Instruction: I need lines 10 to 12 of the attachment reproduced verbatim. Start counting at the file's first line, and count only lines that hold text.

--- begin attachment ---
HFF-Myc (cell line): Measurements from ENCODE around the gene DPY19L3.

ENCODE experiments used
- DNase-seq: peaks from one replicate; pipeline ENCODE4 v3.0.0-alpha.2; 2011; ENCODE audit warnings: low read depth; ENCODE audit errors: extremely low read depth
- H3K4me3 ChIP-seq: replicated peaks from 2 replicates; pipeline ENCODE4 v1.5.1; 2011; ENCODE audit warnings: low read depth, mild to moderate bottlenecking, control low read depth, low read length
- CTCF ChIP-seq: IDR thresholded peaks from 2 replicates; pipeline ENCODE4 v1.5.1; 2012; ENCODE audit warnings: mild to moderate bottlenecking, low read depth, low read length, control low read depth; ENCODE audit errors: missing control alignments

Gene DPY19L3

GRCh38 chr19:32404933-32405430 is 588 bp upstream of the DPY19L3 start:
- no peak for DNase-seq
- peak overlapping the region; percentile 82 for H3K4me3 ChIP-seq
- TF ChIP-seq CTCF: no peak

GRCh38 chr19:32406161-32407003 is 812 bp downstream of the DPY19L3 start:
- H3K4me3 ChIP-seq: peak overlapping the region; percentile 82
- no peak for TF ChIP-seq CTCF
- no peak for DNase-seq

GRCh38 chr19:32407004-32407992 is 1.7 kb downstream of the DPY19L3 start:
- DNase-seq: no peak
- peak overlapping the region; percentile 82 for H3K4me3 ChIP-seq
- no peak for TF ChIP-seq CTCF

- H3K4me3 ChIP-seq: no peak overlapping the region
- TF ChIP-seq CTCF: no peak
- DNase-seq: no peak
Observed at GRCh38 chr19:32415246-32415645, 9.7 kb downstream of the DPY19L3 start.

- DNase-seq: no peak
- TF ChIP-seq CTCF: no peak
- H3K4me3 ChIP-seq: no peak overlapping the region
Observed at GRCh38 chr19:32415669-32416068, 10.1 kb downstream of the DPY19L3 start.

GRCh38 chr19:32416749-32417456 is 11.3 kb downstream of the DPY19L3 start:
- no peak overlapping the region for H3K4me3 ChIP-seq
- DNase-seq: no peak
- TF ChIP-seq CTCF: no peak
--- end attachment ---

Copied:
- TF ChIP-seq CTCF: no peak

GRCh38 chr19:32406161-32407003 is 812 bp downstream of the DPY19L3 start:
- H3K4me3 ChIP-seq: peak overlapping the region; percentile 82